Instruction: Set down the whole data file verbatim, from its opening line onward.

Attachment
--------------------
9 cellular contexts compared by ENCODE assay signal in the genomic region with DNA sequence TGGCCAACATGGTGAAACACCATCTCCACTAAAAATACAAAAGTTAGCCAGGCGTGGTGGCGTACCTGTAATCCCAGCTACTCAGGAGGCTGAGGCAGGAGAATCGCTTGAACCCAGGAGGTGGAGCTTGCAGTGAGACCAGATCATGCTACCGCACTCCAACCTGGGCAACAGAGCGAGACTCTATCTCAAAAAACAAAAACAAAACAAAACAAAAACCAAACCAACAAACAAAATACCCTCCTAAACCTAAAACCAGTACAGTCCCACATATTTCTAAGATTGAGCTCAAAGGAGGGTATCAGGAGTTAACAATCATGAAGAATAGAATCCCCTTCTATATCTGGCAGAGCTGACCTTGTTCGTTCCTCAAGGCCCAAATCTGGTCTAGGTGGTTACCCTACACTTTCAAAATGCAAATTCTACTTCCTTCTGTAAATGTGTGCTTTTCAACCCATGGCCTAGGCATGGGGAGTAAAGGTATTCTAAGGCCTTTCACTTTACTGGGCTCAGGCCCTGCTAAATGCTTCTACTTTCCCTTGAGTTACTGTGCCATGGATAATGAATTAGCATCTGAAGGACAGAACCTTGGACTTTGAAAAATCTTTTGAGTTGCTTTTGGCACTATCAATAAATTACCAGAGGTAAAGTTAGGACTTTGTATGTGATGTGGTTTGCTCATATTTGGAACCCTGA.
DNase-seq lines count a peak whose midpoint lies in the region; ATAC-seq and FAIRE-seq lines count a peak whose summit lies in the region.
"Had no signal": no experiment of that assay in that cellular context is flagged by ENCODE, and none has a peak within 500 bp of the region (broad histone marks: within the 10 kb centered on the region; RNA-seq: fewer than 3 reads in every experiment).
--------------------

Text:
9 cellular contexts compared by ENCODE assay signal in the genomic region with DNA sequence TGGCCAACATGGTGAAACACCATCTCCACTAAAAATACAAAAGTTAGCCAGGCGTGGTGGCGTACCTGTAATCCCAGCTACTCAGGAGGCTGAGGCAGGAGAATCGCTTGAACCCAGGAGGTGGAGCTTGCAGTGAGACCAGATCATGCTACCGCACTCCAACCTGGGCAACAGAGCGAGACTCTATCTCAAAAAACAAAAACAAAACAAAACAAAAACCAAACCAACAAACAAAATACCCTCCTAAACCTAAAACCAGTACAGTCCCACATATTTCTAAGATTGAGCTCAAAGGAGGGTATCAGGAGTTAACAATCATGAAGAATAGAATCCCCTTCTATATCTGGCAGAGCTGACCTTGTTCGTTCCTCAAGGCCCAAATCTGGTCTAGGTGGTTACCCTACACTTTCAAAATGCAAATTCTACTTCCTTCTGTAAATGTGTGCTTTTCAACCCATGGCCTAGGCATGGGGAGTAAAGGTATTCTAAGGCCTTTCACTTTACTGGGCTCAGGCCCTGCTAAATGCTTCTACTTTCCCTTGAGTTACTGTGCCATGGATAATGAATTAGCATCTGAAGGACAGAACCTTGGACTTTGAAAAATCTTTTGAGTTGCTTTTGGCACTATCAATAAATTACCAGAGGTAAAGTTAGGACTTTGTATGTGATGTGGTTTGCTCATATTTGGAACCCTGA.
DNase-seq lines count a peak whose midpoint lies in the region; ATAC-seq and FAIRE-seq lines count a peak whose summit lies in the region.
"Had no signal": no experiment of that assay in that cellular context is flagged by ENCODE, and none has a peak within 500 bp of the region (broad histone marks: within the 10 kb centered on the region; RNA-seq: fewer than 3 reads in every experiment).